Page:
Explain Nozick’s entitlement theory of justice.
Question 10. Explain Nozick’s entitlement theory of justice.
Answer – Introduction
Robert Nozick (1938-2002) was an American academic and a renowned political philosopher. His Anarchy, State and Utopia created a profound influence upon the contemporary academic world of political science and political philosophy.
In his early years Nozick was a great supporter of extreme libertarianism and in the far end of life he considerably modified his extreme libertarianism. Some are of opinion that ultimately Nozick appears to us as a strong supporter of a political doctrine which is known to us as neo-liberalism.
Mention has been made that Robert Nozick bases his theory of justice on rights. The rights come from the concept of entitlement. In other words, rights mean entitlement. One has right or claim to anything means that one is entitled to it. If justice means the distribution of right, duties, privileges etc. then the idea of justice can appropriately be interpreted as entitlement theory of justice.
Nozick is reluctant to give preference to distributive justice because this concept does not give proper idea about the theory. He observes: “it would be best to use a terminology that clearly is neutral”. Implementation or realisation of the entitlement to holdings creates the foundation of the theory of justice. Thus, Nozick’s theory of distributive justice and entitlement theory are same and convey identical meaning.
There are three different principles or three major topics of holdings:
(1) When a man acquires a holding (we can interpret it as property though Nozick does not use this particular term) according to the principle of justice and law, then the person concerned is entitled to that holding. In other words, property acquired in a legal and justifiable way shall cause under the authority of the person who has acquired it and it is a type of justice.
(2) If a person happens to acquire a holding by means of transfer and here in this case the basic principles of justice has been strictly adhered to, then this justice- based transfer can reasonably be called an entitlement. The transfer takes place from one person to another. There are different forms of transfer such as voluntary exchange, gifts or any other type.
(3) In all societies not, all transfers or acquisitions take place in proper or legal or justifiable ways. There may be illegal transfers or acquisitions and it has been found that such cases are not at all rare. Naturally the rectification of this injustice or wrong can lead to another type of holding. Nozick calls it the “rectification of injustice in holding”.
Nozick’s theory of justice is apparently attractive and convincing but in final analysis it is not so.
Critics have raised several objections against it
1. Nozick has given undue importance to distributive aspect of justice. Through the entitlement of holding he has built up the entitlement theory. Entitlement of holding may be in the form of acquisition or transfer or rectification of injustice.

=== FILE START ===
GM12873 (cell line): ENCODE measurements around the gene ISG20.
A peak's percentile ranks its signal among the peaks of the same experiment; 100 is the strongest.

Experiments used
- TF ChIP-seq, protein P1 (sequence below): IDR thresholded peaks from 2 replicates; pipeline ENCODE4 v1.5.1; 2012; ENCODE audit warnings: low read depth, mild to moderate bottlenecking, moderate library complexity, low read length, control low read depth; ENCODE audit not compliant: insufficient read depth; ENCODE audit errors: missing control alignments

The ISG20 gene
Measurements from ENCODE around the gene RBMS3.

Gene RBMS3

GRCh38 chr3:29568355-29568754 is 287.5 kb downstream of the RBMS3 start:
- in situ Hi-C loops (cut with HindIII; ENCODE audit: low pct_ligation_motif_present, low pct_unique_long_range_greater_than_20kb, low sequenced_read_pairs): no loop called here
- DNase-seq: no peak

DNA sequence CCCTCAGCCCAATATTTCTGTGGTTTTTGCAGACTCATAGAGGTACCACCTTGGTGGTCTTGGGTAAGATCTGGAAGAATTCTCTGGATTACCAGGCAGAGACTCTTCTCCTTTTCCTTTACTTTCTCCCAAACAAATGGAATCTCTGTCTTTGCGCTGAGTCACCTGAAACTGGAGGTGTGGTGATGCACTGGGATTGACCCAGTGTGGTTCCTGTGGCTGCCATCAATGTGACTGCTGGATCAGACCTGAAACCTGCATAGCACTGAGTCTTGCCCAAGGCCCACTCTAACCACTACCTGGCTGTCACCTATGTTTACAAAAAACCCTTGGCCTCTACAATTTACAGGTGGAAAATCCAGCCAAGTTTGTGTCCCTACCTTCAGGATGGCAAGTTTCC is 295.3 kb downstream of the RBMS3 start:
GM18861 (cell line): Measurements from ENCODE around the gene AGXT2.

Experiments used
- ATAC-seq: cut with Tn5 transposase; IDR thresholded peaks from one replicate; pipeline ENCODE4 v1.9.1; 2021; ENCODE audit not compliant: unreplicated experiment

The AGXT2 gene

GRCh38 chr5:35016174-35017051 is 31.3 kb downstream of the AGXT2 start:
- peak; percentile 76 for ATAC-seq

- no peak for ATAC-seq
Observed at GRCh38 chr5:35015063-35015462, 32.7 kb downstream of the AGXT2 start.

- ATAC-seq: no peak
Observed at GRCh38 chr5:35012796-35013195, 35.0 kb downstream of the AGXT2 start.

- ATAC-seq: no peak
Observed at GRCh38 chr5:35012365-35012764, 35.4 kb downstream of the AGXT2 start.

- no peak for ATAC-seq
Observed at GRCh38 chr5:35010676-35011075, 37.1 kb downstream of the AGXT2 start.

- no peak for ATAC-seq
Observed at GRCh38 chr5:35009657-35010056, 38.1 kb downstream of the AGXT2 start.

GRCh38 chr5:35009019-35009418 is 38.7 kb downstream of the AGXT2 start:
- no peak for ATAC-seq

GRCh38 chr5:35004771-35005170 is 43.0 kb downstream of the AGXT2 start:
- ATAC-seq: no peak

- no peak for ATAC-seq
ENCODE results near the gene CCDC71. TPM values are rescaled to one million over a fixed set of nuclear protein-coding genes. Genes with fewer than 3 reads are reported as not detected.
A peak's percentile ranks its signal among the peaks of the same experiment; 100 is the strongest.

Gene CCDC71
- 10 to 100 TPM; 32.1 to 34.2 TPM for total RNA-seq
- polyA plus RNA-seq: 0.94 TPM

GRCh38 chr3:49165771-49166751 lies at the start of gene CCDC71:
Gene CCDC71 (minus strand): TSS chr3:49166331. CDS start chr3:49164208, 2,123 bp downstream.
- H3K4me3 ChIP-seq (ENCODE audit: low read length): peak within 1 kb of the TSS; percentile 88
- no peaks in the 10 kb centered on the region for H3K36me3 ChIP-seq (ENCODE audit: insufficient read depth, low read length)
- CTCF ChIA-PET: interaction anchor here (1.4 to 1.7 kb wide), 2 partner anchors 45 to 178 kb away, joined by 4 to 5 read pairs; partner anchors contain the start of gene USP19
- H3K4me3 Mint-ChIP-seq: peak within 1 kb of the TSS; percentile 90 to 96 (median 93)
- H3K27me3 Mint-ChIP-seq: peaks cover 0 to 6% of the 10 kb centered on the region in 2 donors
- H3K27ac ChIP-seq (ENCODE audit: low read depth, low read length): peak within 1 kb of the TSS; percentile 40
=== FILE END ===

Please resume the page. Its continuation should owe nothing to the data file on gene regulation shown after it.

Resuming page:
These are the cases of distribution but what about production? He has neglected it and we think that it is unjust. Both production and distribution are closely connected and to ignore one will lead to an incomplete theory.
2. Robert Nozick was in strong favour of minimal state which is equivalent to night watchman state. It means that in any society the state has a role to play, though the role may be minimum. Nozick’s theory does not make it clear what role the state will exactly play in establishing justice.
Moreover, since Nozick’s theory falls into the category of distributive justice the state, through its elaborate machinery, must ensure proper distribution of holding, and at the same time entitlement to holding. If legal and other problems arise on the way of acquisition or transfer or rectification of previous wrong who will take the responsibility of rectifying this or solving the problem? In Nozick’s theory it remains unsolved.
3. Nozick has taken it for granted that people will strictly adhere to Locke’s proviso that enough will be left for the use of others for their use and the situations of others will not worsen. This implies too much reliance on the rationality of holders or users of property. But we cannot say that all the property owners will resist them from acquiring property/holding beyond their necessity.
If this happens in actual world, we are sure, there would not arise necessity of state or enforcing authority. Even the Utopian socialists and Rousseau could not imagine such a situation.
4. It is unfortunate that both Rawls and Nozick have offered us a theory of justice which they wanted to formulate in a society plagued by class divisions. If a society is divided into two opposing classes, and if one class is economically dominant the comparatively weak class would definitely be deprived of justice. For a real theory of justice, we firmly believe, there shall exist equality in its various manifestations.
According to Nozick, anyone who acquired what he has through these means is morally entitled to it. Thus the “entitlement” theory of justice states that the distribution of holdings in a society is just if everyone in that society is entitled to what he has.